Eric Idle has written a Christmas musical for BBC2 – but, as you might imagine, the Monty Pythonman’s contribution is not typical of the genre. Sure, there are dancing girls in waist-coats and white gloves. Yes, there are singalong songs and high kicks. And – it is Christmas after all – even Morecambe and Wise get a look-in.


But this is a high-kicking extravaganza like no other. For a start, the main star is (an initially bamboozled) Brian Cox. And he’s supported – rather against his will, as it happens – by Albert Einstein on a bike and some familiar faces attempting to answer life’s biggest mysteries, such as: is it possible to have sex in space?

Welcome to The Entire Universe– the story of our universe, all 100 trillion years of it from start to finish – told in 60 minutes. Who said the licence fee wasn’t value for money?

“The fact is that in an hour you learn everything about the entire universe,” says Idle. “But in a musical. With singing and dancing and funny people.” Including Idle himself, of course.

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Noel Fielding, Hannah Waddingham and Warwick Davis in The Entire Universe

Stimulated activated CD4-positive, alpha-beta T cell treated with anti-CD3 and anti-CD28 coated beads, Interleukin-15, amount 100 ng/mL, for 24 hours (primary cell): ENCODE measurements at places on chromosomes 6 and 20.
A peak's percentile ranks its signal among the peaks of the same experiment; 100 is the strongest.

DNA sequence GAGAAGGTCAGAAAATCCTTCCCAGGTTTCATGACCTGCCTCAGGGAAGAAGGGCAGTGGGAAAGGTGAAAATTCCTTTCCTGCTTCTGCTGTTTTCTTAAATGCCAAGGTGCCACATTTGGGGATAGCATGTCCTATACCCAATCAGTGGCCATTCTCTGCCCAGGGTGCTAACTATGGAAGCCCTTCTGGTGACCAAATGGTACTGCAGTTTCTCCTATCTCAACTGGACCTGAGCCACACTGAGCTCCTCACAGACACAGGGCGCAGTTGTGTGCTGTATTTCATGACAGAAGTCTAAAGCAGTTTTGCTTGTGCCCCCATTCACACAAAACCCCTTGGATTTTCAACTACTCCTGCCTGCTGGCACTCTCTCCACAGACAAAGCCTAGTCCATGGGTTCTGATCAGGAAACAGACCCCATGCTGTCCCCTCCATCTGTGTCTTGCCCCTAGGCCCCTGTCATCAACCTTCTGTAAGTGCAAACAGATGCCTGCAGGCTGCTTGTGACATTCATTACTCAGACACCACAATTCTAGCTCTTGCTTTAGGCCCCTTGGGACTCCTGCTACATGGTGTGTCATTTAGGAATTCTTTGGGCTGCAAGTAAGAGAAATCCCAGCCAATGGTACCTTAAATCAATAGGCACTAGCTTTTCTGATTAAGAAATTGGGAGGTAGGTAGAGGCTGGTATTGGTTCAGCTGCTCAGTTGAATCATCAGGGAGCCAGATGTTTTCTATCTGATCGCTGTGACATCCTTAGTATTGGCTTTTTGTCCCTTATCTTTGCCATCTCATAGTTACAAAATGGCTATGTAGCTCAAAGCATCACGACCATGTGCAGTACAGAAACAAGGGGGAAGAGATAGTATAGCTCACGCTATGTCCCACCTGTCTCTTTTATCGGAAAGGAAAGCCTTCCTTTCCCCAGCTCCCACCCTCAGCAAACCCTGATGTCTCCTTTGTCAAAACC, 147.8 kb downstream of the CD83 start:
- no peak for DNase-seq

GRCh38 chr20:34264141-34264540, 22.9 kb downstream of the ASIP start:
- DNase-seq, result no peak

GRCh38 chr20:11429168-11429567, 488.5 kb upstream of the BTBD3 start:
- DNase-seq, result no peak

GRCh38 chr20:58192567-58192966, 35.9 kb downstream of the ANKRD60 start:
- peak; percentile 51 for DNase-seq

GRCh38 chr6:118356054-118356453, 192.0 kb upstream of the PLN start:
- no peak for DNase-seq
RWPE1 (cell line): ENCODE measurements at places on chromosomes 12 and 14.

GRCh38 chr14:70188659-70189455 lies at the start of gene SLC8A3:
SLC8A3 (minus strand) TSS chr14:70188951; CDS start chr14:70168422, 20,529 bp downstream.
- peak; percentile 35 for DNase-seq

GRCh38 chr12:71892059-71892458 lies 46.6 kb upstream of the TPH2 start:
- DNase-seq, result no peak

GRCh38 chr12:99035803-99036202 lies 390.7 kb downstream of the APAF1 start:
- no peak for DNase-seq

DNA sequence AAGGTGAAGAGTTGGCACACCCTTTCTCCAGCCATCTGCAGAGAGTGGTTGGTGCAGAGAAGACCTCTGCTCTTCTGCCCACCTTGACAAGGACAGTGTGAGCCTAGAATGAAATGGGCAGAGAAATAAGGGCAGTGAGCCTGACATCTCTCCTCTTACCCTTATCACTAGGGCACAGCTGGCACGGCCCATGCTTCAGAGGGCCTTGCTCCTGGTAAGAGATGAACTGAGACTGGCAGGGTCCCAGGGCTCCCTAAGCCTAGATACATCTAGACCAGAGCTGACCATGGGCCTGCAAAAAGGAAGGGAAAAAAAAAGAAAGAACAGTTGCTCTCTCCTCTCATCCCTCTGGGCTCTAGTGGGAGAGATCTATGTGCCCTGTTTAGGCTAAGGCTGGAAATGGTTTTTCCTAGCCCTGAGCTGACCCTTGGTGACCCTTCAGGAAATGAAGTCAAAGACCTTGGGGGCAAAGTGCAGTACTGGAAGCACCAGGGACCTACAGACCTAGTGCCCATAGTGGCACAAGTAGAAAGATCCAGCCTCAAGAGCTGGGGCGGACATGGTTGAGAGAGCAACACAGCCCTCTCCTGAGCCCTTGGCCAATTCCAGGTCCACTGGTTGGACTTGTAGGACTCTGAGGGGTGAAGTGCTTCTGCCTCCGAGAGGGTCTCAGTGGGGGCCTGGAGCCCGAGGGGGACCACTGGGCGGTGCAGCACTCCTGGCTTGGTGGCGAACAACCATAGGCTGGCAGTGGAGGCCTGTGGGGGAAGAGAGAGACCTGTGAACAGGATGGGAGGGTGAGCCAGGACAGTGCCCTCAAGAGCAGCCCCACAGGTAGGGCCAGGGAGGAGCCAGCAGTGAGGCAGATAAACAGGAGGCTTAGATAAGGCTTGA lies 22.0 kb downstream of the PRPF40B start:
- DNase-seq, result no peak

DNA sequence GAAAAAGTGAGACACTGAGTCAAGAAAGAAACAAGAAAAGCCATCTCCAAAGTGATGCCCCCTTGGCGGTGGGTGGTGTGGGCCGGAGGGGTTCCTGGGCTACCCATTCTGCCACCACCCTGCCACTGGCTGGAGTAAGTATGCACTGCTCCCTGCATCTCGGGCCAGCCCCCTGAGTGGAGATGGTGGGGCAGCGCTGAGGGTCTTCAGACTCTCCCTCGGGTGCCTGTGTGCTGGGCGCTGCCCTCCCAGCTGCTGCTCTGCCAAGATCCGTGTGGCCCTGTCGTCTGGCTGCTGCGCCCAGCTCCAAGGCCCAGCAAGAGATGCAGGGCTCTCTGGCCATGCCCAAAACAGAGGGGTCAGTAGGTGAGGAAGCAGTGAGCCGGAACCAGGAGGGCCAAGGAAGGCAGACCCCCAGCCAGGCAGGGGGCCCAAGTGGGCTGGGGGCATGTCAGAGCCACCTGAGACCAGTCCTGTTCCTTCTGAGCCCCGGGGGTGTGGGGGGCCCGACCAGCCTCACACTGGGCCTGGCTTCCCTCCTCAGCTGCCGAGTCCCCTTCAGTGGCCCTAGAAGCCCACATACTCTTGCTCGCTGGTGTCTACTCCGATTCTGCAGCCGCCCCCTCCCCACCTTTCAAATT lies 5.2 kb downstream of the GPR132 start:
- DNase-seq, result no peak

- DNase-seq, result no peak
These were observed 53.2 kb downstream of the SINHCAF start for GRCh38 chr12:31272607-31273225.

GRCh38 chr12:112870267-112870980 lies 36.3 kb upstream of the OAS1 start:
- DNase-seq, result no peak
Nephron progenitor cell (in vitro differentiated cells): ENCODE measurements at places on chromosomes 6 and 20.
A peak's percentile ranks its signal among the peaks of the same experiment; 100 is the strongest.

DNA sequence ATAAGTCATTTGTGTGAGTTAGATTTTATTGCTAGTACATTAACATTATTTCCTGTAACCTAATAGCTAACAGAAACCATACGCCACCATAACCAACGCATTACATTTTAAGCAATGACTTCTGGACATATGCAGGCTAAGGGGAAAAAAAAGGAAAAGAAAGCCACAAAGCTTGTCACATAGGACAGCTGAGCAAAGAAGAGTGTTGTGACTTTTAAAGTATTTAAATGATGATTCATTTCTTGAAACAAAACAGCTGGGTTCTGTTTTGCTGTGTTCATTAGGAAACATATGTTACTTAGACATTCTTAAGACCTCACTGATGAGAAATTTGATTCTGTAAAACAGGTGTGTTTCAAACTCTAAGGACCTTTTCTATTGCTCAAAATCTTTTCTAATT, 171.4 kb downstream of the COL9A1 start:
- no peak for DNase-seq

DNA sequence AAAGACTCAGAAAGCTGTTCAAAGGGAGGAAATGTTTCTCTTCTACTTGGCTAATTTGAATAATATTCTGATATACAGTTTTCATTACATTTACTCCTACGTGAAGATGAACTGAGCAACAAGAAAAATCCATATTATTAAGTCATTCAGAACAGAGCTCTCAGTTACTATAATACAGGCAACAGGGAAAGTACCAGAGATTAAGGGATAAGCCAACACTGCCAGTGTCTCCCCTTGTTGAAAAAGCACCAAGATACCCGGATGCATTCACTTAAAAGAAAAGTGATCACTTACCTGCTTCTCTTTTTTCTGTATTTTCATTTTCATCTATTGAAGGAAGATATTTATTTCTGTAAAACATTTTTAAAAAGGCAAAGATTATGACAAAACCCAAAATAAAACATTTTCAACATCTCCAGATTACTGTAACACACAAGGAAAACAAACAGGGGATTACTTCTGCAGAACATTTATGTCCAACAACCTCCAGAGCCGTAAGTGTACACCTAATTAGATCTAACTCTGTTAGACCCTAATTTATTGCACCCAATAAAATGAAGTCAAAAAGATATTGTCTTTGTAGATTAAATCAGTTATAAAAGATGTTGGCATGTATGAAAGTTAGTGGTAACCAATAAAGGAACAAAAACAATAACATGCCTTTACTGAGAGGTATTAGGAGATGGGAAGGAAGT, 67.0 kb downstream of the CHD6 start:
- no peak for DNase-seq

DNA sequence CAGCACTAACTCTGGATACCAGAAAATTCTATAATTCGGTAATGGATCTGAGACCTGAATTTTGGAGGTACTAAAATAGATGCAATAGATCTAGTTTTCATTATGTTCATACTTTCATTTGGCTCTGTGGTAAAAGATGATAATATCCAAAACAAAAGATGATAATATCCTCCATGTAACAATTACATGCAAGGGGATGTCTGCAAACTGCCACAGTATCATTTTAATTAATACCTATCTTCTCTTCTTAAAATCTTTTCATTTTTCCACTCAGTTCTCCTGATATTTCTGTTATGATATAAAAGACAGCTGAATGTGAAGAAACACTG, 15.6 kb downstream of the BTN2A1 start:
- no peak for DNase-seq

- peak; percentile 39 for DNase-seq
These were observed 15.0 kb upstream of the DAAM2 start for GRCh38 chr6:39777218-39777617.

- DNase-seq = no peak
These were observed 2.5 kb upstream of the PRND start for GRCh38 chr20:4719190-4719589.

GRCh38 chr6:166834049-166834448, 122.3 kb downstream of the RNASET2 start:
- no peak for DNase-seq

It’d be pointless to describe The Entire Universe in any more detail, save to say that if you enjoyed Spamalot, the hit stage musical Idle created a decade ago, you’ll probably enjoy this. Indeed, Idle and his Spamalotco-writer, John Du Prez, originally wrote this new show as a theatre production – until the BBC stepped in and offered to make it for TV.

The most surprising thing? That there’s quite a lot of science in the show. That’s largely because Idle and Cox are friends in real life.

The pair met after Cox went to see Idle in a show about four years ago. “He just popped up and immediately we started talking about the universe. We became friends from there. We’d get several bottles of Ruinart [champagne], go and eat some Chinese food and solve the universe.”


Brian Cox

Idle says it’s a subject he’s always been fascinated by. “We don’t really know much about it. We don’t know how or why the universe came into existence, but we know when – and that all the energy everywhere, and everything that exists, was packed into this tiny, dense pinprick of time and moment.”

Is there, I ask, a God who made this all happen?

Idle is emphatic. “No, don’t be stupid. That’s insane. You don’t have to invent anything new to explain what you’re understanding.”

He quotes Pierre-Simon Laplace, the 18th-century French physicist, “who was once asked by the king: ‘Where is God in all this?’ and he replied: ‘Sire, I have no need of that concept.’ You don’t need to have an inventor to have things evolve. Evolution doesn’t need an inventor.”

In any case, Idle says, Richard Dawkins correctly pointed out that if you needed a grand designer to design the universe, wouldn’t you also – by the same logic – need a designer to design that very designer? And so on, for ever...